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. 1998 Feb;64(2):535-42.

Characterization of Marine Temperate Phage-Host Systems Isolated From Mamala Bay, Oahu, Hawaii

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Free PMC article

Characterization of Marine Temperate Phage-Host Systems Isolated From Mamala Bay, Oahu, Hawaii

S C Jiang et al. Appl Environ Microbiol. .
Free PMC article

Abstract

To understand the ecological and genetic role of viruses in the marine environment, it is critical to know the infectivity of viruses and the types of interactions that occur between marine viruses and their hosts. We isolated four marine phages from turbid plaques by using four indigenous bacterial hosts obtained from concentrated water samples from Mamala Bay, Oahu, Hawaii. Two of the rod-shaped bacterial hosts were identified as Sphingomonas paucimobilis and Flavobacterium sp. All of the phage isolates were tailed phages and contained double-stranded DNA. Two of the phage isolates had morphologies typical of the family Siphoviridae, while the other two belonged to the families Myoviridae and Podoviridae. The head diameters of these viruses ranged from 47 to 70.7 nm, and the tail lengths ranged from 12 to 146 nm. The burst sizes ranged from 7.8 to 240 phage/bacterial cell, and the genome sizes, as determined by restriction digestion, ranged from 36 to 112 kb. The members of the Siphoviridae, T-phi HSIC, and T-phi D0, and the member of the Myoviridae, T-phi D1B, were found to form lysogenic associations with their bacterial hosts, which were isolated from the same water samples. Hybridization of phage T-phi HSIC probe with lysogenic host genomic DNA was observed in dot blot hybridization experiments, indicating that prophage T-phi HSIC was integrated within the host genome. These phage-host systems are available for use in studies of marine lysogeny and transduction.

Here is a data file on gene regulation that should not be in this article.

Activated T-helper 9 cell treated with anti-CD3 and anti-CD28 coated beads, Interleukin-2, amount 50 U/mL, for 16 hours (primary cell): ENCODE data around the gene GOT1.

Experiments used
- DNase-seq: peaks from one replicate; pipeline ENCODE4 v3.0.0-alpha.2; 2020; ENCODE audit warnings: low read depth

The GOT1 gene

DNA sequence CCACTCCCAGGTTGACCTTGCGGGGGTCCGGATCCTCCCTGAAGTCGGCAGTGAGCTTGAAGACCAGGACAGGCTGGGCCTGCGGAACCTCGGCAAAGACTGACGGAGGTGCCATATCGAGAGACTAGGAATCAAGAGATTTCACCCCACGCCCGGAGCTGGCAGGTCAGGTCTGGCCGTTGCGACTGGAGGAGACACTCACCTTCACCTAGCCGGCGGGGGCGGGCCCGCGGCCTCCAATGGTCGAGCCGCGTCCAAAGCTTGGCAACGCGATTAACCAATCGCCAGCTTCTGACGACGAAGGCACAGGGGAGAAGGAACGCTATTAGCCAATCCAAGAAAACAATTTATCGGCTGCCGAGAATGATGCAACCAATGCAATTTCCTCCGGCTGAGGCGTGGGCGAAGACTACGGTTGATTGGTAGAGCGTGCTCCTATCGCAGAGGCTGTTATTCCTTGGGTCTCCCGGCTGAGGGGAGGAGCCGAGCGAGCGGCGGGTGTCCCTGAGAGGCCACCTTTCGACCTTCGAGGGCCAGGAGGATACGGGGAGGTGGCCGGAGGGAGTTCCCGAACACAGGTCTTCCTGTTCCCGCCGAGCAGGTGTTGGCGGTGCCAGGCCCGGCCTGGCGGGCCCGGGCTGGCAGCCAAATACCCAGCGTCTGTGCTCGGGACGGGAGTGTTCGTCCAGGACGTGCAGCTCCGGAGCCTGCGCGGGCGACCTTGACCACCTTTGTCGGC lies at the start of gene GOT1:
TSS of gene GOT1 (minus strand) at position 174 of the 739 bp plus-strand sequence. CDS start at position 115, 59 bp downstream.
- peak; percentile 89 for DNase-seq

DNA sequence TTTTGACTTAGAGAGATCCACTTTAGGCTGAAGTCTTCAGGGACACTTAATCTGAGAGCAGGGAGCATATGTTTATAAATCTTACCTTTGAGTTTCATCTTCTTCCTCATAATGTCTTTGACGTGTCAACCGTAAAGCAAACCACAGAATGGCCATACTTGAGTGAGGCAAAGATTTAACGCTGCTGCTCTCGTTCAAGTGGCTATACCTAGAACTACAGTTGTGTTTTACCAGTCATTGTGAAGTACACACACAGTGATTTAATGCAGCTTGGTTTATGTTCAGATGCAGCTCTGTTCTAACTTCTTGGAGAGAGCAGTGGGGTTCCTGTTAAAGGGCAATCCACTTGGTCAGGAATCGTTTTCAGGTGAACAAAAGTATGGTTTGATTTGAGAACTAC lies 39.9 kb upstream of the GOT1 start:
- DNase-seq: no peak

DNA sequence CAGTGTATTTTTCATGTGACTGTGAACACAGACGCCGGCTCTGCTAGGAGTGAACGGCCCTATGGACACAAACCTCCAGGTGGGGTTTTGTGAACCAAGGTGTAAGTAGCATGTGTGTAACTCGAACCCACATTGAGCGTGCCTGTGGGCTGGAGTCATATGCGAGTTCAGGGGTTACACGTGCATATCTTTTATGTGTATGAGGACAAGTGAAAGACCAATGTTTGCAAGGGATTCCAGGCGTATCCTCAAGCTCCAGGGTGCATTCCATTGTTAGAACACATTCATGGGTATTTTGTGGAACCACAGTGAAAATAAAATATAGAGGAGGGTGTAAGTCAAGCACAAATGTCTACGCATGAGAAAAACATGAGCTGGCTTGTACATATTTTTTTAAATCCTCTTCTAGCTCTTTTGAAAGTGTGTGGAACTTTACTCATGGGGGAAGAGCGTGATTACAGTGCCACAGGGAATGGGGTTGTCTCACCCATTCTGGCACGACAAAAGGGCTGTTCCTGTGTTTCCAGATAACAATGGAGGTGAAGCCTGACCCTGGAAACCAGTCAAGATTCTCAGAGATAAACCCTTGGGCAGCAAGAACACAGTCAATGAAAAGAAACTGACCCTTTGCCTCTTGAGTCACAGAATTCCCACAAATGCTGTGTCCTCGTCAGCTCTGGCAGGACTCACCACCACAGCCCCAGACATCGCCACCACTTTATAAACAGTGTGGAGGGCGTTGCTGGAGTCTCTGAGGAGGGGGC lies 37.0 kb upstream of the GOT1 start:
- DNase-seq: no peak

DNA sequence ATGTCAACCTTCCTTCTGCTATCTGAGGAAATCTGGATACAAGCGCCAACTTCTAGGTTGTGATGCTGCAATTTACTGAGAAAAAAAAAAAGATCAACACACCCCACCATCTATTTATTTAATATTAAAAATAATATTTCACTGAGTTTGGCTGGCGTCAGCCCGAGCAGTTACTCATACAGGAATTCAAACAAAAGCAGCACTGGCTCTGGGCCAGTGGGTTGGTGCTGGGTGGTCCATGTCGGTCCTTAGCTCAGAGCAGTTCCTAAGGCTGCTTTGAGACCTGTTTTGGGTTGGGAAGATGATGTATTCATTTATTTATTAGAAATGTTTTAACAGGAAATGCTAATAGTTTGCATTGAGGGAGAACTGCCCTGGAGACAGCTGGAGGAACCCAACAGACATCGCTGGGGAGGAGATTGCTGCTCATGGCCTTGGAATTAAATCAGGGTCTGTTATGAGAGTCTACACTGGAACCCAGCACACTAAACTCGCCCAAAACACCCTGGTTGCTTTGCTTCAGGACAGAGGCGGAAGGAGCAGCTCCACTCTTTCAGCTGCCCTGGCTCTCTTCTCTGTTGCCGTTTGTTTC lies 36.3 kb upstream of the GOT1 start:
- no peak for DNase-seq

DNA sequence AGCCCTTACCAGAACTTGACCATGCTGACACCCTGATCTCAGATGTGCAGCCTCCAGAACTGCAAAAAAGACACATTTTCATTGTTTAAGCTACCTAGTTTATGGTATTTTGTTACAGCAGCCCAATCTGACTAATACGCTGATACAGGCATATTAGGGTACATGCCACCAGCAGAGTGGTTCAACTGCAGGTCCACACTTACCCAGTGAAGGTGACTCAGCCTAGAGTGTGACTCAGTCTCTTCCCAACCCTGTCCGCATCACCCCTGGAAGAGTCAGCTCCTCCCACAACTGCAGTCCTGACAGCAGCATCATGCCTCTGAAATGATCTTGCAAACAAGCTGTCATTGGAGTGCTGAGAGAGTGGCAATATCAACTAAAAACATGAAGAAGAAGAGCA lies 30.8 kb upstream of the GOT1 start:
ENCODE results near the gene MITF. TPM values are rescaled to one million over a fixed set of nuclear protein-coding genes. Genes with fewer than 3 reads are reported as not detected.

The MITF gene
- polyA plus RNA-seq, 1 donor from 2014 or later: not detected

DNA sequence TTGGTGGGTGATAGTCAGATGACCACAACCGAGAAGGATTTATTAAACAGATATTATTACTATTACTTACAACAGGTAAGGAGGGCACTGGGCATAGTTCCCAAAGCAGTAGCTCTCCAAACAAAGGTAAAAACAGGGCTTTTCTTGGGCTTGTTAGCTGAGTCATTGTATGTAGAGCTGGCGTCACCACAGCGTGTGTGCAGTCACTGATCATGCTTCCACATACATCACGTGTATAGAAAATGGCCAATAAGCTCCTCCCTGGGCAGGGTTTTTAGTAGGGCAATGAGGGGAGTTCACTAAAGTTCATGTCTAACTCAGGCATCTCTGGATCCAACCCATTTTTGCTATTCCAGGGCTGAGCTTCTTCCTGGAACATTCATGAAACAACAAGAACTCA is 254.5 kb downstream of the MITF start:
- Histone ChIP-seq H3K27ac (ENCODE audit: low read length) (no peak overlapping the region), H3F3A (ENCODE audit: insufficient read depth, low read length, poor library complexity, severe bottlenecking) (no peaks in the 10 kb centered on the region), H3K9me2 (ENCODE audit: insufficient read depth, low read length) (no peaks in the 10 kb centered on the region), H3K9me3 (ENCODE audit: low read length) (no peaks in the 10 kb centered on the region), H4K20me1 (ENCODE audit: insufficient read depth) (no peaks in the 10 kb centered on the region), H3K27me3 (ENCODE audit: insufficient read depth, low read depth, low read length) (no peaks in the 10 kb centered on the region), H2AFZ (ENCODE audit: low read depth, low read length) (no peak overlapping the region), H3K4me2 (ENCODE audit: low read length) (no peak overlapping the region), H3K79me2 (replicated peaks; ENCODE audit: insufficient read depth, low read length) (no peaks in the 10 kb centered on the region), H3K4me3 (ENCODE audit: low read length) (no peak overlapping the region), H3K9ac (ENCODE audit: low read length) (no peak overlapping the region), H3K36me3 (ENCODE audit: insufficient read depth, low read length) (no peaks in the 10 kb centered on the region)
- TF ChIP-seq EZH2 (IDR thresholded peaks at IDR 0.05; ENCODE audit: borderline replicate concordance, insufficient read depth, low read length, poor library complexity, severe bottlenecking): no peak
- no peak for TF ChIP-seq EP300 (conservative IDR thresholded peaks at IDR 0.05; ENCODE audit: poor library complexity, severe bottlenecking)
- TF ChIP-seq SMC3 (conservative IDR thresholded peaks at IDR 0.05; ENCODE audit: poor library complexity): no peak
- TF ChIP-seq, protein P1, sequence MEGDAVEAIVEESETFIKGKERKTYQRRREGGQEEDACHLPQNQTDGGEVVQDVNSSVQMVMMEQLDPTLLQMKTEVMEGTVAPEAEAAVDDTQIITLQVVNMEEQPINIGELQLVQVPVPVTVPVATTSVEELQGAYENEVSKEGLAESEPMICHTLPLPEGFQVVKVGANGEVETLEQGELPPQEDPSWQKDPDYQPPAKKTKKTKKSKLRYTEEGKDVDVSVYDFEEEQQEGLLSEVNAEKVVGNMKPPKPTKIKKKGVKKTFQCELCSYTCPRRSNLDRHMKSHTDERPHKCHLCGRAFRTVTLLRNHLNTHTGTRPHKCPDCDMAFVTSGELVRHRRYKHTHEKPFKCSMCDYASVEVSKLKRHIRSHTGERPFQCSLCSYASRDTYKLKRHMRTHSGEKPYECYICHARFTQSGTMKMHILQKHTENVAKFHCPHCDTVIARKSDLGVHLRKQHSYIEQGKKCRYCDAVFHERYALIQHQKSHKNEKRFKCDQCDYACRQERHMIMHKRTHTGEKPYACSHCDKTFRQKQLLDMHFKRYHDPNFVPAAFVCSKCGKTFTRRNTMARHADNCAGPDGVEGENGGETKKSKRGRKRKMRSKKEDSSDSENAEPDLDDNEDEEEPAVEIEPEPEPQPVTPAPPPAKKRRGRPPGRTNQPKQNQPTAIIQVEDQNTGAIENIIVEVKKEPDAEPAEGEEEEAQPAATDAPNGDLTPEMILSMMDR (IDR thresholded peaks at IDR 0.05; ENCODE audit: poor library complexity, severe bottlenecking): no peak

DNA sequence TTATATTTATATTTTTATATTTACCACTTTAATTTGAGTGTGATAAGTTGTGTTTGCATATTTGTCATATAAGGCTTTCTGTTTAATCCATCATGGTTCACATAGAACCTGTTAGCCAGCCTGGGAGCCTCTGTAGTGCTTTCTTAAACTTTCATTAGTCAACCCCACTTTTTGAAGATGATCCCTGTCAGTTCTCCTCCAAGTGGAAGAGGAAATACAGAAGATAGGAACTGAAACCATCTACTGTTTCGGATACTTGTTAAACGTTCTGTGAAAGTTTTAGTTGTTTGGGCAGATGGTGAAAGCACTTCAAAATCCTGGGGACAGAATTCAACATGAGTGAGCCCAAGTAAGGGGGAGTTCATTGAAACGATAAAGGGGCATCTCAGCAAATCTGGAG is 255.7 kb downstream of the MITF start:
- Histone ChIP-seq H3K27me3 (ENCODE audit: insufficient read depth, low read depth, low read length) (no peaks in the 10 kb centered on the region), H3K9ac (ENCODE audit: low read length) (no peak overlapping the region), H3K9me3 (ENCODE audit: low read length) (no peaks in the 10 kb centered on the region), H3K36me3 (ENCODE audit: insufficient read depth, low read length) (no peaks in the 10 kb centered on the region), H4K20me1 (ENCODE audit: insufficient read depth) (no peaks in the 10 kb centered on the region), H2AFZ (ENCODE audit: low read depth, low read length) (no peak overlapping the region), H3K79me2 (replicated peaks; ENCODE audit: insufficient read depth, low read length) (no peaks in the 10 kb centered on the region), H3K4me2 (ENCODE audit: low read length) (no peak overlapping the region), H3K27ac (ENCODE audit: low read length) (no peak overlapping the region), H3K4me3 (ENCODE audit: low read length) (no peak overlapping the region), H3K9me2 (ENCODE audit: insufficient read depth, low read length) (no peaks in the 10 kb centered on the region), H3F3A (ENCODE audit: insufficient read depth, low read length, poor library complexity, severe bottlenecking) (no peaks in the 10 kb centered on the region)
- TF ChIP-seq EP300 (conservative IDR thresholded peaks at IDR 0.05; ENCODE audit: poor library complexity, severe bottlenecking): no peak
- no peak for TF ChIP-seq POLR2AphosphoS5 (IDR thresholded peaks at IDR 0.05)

Figures

FIG. 1
FIG. 1
Morphologies of bacterial isolates from Mamala Bay. (A) HSIC. (B) D0 and phage particles in the cell culture (indicated by arrows). (b) Phage particles found in the D0 culture. Bar = 50 nm. (C) D1B. (D) D2S. (A, B, C, and D) Bars = 0.5 μm.
FIG. 2
FIG. 2
Electron photomicrographs of phages isolated from Mamala Bay. (A) T-φD0-3. (B) T-φD2S. (C) T-φD1B. (D) T-φD0. (E) T-φHSIC. (F) T-φD0-3. Bars = 100 nm.
FIG. 3
FIG. 3
Phage DNAs digested with restriction endonucleases to determine molecular weights. Lane 1, uncut T-φD0 DNA; lanes 2 through 6, T-φD0 DNA cut with HpaI, HindIII, BglII, AccI, and EcoRV, respectively; lane 7, uncut T-φD1B DNA; lanes 8 through 12, T-φD1B DNA cut with HapI, AccI, BglII, EcoRI, and EcoRV, respectively; lane 13, uncut T-φD2S DNA; lanes 14 through 18, T-φD2S DNA cut with HpaI, HindIII, AccI, EcoRI, and EcoRV, respectively; lane 19, uncut T-φHSIC DNA; lanes 20 through 24, T-φHSIC cut with HpaI, HindIII, AccI, EcoRI and EcoRV, respectively. The positions of molecular weight standards (in kilobases) are indicated on both sides of the gel.
FIG. 4
FIG. 4
One-step growth curves for phage isolates from Mamala Bay. (A) T-φHSIC. (B) T-φD0. (C) T-φD1B. (D) T-φD2S.
FIG. 5
FIG. 5
Dot blot hybridization preparations probed with the phage T-φHSIC DNA probe. Lane A, 0.4 μg of T-φHSIC DNA; lane B, 2.1 μg of plasmid DNA from HSIC; lane C, 0.5 μg of plasmid DNA from L-HSIC; lane D, 2.1 μg of chromosomal DNA from HSIC; lane E, 1.8 μg of chromosomal DNA from L-HSIC. Rows 1 and 2 are replicates.

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